The solution was to express their bold approach and unique service through a new wing that, though connected and aligned with the regimented and stoic main building, launches in a seemingly untethered curve towards the street. It showcases the well-founded yet daring nature of their business model. An abundance of low-lead glass serve dual purposes – to carry light and transparency from the outside to the interiors from private to open offices, and to telegraph the inner workings of the interior to the outside world. The “heartbeat” of the company, their staff, is allowed to be seen in action from outside like never before.

The addition is composed of 2 levels of offices and a meeting room. Herman Miller-designed work pods are integrated to the workspace, encouraging interactivity throughout different departments. Its organic design allow company culture to flow cohesively.

Photos courtesy of Fairchild Creative.

Prime Insurance Addition + Remodel
Sandy,UT USA
27,000 sq. feet
Prime Insurance
TSA Architects
Tracy Stocking
Nathan Murray
General Contractor: City Creek Construction



Cancer Center announced, brings care to West Jordan

By , Deseret News    Published: Friday, July 11 2014 6:37 p.m. MST


WEST JORDAN — The Jordan Valley Medical Center announced a new cancer treatment center Friday that will keep patients close to home.

Angela Evatz, who will be the director of the $10 million cancer center, said the medical center is currently able to aid cancer patients with surgery and chemotherapy, but it is not equipped to offer radiation therapy.

“This new center brings that piece to our campus,” she said. “We just feel very strongly that we wanted to close that loop and be able to provide that service for the patients that we served in the west and in the southwest valley.”

The cancer center will be added to the existing hospital to offer inpatient and outpatient cancer care Evatz said, and will be the only center with those services west of I-15 in the Salt Lake Valley.

Construction will begin in the fall and is expected to be finished a year later in the fall of 2015.

Friday’s announcement comes about a month after the groundbreaking of the new Primary Children’s and Families’ Cancer Research Center at the Huntsman Cancer Institute, a 220,000-square-foot expansion to the existing institute doubling its research space.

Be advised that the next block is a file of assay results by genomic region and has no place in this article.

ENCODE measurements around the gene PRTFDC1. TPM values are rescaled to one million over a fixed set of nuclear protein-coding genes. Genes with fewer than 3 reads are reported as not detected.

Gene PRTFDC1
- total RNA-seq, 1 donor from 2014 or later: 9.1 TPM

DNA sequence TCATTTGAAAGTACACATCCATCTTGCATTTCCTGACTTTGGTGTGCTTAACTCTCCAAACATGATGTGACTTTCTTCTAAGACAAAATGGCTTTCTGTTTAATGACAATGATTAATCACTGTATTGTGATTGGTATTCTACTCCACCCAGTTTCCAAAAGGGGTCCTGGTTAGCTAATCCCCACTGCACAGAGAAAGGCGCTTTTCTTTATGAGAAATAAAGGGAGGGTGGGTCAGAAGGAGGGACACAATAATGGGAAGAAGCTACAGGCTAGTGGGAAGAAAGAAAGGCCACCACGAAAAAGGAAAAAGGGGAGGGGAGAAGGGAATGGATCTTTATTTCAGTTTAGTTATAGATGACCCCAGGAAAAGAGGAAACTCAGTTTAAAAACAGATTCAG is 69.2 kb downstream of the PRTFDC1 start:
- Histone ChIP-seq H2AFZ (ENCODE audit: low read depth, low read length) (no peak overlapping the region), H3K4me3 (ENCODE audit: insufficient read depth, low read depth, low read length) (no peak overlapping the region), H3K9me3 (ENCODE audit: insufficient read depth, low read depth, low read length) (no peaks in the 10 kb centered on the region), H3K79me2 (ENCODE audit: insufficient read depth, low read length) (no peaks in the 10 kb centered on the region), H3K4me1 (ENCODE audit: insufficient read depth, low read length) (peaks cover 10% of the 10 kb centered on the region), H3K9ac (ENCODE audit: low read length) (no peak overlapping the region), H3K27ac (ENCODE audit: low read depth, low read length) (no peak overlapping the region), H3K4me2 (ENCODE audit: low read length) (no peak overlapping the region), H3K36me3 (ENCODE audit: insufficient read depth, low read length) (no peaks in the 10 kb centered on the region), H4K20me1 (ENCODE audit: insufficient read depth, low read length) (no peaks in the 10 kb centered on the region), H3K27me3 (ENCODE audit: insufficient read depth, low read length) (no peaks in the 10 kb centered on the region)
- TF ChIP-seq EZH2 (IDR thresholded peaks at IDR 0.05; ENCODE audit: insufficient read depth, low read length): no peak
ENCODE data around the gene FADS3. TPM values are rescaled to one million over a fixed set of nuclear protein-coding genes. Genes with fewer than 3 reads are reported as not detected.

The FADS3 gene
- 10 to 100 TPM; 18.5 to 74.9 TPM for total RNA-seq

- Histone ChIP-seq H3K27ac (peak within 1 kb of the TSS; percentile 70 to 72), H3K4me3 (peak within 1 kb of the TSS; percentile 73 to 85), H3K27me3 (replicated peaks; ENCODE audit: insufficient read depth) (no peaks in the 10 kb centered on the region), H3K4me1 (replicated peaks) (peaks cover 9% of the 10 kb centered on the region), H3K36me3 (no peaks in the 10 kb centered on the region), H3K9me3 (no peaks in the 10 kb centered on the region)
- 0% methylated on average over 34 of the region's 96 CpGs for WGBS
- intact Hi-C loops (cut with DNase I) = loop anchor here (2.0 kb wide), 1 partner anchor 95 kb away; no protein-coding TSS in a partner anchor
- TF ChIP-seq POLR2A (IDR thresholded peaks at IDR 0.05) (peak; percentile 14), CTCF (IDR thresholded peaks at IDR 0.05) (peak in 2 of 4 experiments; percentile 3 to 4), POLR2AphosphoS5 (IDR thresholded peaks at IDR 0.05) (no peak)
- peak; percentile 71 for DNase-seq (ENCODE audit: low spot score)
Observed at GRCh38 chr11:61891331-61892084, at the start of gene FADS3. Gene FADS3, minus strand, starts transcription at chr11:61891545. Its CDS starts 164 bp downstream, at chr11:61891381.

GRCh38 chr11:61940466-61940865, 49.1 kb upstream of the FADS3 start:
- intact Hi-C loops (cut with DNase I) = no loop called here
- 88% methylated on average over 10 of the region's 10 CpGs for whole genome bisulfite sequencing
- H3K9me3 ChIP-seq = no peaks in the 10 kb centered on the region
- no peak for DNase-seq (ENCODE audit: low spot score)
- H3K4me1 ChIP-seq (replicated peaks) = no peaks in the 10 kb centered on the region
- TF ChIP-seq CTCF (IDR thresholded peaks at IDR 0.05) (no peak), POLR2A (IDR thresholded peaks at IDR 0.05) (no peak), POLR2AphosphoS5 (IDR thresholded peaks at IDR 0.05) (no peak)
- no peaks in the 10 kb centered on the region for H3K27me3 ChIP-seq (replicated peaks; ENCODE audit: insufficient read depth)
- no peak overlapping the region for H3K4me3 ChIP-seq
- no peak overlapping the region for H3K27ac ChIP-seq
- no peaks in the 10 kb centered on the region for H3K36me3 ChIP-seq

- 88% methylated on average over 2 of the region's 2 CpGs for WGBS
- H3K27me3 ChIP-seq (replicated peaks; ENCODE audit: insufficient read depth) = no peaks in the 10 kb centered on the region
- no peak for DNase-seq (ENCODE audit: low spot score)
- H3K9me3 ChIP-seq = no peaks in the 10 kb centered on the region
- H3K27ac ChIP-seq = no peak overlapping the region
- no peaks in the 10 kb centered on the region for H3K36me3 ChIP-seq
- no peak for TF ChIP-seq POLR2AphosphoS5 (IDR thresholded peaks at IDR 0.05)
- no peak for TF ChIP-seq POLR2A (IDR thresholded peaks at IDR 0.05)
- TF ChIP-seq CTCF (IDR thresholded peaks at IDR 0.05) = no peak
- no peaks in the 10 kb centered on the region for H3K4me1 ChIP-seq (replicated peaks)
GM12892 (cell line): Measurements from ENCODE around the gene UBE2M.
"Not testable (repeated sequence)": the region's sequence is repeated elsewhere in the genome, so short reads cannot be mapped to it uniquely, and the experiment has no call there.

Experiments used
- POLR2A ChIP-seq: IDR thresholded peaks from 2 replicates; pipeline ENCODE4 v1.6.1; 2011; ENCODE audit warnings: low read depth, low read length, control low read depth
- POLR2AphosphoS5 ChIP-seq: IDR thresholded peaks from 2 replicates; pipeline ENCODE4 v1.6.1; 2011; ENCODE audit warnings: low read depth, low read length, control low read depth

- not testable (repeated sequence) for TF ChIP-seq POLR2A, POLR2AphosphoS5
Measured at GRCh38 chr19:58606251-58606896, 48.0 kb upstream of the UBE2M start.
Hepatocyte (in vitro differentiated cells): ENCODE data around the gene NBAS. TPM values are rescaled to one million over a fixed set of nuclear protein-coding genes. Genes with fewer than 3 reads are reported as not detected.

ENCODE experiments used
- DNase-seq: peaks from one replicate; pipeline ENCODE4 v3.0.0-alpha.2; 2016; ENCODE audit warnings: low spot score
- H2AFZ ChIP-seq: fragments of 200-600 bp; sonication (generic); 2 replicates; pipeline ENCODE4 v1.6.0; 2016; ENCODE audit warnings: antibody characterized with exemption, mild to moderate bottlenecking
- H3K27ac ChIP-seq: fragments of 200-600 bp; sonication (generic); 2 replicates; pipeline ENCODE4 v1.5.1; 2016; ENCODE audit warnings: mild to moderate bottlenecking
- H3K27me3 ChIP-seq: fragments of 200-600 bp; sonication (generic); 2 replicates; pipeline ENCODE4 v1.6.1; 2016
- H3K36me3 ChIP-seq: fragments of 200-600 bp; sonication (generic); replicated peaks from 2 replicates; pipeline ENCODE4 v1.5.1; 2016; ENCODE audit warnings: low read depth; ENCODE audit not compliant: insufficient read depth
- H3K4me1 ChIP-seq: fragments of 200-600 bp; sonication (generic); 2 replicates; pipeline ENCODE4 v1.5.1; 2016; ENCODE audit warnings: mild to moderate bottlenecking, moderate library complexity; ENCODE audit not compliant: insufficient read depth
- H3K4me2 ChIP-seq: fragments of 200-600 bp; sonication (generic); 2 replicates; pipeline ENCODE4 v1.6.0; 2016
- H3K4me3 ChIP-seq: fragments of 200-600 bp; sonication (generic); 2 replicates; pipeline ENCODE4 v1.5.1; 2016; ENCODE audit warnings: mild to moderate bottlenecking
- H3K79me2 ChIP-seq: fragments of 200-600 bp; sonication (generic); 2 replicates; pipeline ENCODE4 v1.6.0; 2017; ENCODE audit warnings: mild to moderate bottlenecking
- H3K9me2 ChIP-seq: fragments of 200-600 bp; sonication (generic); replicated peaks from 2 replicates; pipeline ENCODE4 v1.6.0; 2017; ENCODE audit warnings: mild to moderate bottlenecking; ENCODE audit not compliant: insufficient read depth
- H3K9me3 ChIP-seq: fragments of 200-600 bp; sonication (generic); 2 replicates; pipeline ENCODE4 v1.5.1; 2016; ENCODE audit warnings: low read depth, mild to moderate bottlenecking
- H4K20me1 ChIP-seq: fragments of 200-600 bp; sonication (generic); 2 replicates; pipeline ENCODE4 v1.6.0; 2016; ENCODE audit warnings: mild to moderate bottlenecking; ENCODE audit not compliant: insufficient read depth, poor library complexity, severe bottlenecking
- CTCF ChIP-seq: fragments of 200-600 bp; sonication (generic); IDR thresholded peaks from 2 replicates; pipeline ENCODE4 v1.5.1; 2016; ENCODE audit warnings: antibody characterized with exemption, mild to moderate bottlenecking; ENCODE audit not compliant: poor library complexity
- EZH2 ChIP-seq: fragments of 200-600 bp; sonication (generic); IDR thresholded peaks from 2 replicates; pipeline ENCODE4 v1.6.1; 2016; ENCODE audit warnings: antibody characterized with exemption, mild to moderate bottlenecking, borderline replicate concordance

Evatz said the addition at Huntsman did not influence the decision to develop a cancer center at the Jordan Valley Medical Center.

“Our decision was based on our community need and what we felt that we could offer to our patients and make it so that for treatment, if they wanted to remain close to home, they have that option,” she said.

There have been no formal discussions between Huntsman and Jordan Valley, Evatz said, but she said it is likely that as clinical research and trials are developed at Huntsman, the new cancer facility in West Jordan could host those clinical trials.

Representatives from the Huntsman Cancer Institute were not available for comment Friday.

Jill Vicory, spokeswoman for the Utah Hospital Association, said Utah has one of the lowest cancer rates in the country, but that these cancer centers are relevent and necessary.

“We’re still having a growing population and aging population,” she said. “Cancer is going to be one of the service lines that’s going to continue to grow in demands and need for treatment.”

She said Jordan Valley’s cancer center is a response for the need for cancer care services closer to home and for those living on the west side of the valley.

The new cancer center will also offer radiation therapy equipment called Versa HD, a system that allows doctors to treat a broad spectrum of tumors.

“You’re able to treat a lot of types of cancer,” Evatz said, listing brain, skin, breast and prostate cancer specifically. “It has a full complement of treatment methodology so it’s very comprehensive, in one machine.”